Budget-friendly hotel in Bruges: Hotel Fevery

This hotel is awesome and just off the beaten path in Bruges.  Paul, the owner, is super friendly in a reserved, endearing, European way.  The breakfasts are tasty and served in a cozy room.  The hotel is "green" so the water pressure isn't great, but that's what you should expect in an ecohotel.  Apart from the service, the best part about this hotel is the price.  We got a 2-room suite (with a shared bathroom) for 250 euros (the two-night total!)  I'm sure it's higher in the summer, but this was my second trip to Bruges in March and winter is a magical time to visit Bruges.

Also, there is a direct bus you can take here from the Bruges train station.  It is a short walk from the bus stop and a lot cheaper than a taxi.


Food Tour and Underground Tour in Naples, Italy

I've written about my positive experiences with food tours here and here. When I was in Naples, Italy, I was hopeful to find something of similar caliber. There was not as much choice or competition as I found in other European cities, but I eventually settled on "Eat in Italy Food Tours". My guide, Simone, met me in the waterfront district of Chiaia, which was where our tour would take place. As it was last-minute, I ended up being the only person on the tour and overall, it was enjoyable. The culinary highlight was a visit to a restaurant for eggplant parmesan. While the caprese salad left a bit to be desired (the tomatoes were unripe), the eggplant parmesan was everything I love about the dish- it was meaty and the slow-cooked sauce had a very mellow flavor.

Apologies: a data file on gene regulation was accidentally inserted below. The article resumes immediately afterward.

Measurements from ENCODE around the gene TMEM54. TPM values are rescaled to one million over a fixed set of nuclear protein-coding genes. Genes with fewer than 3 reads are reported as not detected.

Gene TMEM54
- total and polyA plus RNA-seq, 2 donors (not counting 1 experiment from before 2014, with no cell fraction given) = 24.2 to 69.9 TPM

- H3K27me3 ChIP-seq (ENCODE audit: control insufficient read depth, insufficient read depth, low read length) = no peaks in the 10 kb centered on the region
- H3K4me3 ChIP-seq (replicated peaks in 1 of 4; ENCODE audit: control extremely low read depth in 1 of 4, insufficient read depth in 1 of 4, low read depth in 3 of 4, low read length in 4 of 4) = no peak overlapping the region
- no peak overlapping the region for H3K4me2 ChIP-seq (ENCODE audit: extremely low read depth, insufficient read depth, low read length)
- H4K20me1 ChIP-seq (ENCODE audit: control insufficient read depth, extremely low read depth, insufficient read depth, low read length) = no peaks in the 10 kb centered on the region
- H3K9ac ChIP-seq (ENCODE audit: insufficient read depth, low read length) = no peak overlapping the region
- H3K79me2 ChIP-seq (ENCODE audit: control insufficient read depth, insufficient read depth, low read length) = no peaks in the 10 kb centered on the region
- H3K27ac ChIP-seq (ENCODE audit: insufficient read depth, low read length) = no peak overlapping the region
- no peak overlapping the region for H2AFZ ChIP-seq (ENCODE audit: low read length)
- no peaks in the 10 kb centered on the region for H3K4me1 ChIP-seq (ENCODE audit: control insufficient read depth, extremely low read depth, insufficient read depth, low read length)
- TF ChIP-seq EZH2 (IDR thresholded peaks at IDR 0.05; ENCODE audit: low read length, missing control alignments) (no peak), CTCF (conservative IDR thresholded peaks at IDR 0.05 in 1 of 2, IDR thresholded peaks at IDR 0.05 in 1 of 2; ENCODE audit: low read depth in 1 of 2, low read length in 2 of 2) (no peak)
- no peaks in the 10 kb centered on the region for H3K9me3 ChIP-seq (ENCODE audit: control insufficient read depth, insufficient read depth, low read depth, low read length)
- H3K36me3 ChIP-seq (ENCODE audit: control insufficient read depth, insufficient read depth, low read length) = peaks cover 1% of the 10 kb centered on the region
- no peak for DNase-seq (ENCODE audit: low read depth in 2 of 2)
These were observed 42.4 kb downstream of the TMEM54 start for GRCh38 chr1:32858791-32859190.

A historic coffee shop displaying coffee makers from various eras!
A walk in a garden

Wine tasting of Campanian wines
A simple but tasty pasta
The tour culminated in a visit to the "Naples Underground" or Napoli Sottterranea which provided a respite from the sticky summer heat. Deep under the chaotic bustle of the city lies an extensive underground "city" of tunnels and rooms built from volcanic rock and ash, also known as tufo. It has existed since Neapolis was founded by the Greeks around 470 B.C. Over time, it was used for various purposes including underground aqueducts, Christian burial grounds, garbage dumps, and finally as a bomb shelter in World War II.

Disclosure: this is not for the claustrophobic. Some of the tunnels we went through were extremely narrow. (It is similar to the Catacombs of Appian Way, if not more narrow.)

A chilling scene of a room frozen in time from WWII, including a child's rocking horse.

This underground city represented everything I loved about Naples, particularly the immense history that included both optimistic and very dark periods of history. I can't recommend this tour enough.